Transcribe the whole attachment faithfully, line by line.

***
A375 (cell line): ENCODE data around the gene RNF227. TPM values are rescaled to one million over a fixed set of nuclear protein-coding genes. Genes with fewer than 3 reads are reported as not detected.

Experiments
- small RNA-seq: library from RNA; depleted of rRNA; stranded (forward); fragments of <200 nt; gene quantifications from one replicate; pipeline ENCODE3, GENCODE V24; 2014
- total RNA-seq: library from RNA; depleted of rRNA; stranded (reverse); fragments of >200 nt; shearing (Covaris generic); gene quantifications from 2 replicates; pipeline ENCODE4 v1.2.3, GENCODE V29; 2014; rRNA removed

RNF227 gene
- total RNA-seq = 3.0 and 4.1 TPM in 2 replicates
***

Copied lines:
A375 (cell line): ENCODE data around the gene RNF227. TPM values are rescaled to one million over a fixed set of nuclear protein-coding genes. Genes with fewer than 3 reads are reported as not detected.

Experiments
- small RNA-seq: library from RNA; depleted of rRNA; stranded (forward); fragments of <200 nt; gene quantifications from one replicate; pipeline ENCODE3, GENCODE V24; 2014
- total RNA-seq: library from RNA; depleted of rRNA; stranded (reverse); fragments of >200 nt; shearing (Covaris generic); gene quantifications from 2 replicates; pipeline ENCODE4 v1.2.3, GENCODE V29; 2014; rRNA removed

RNF227 gene
- total RNA-seq = 3.0 and 4.1 TPM in 2 replicates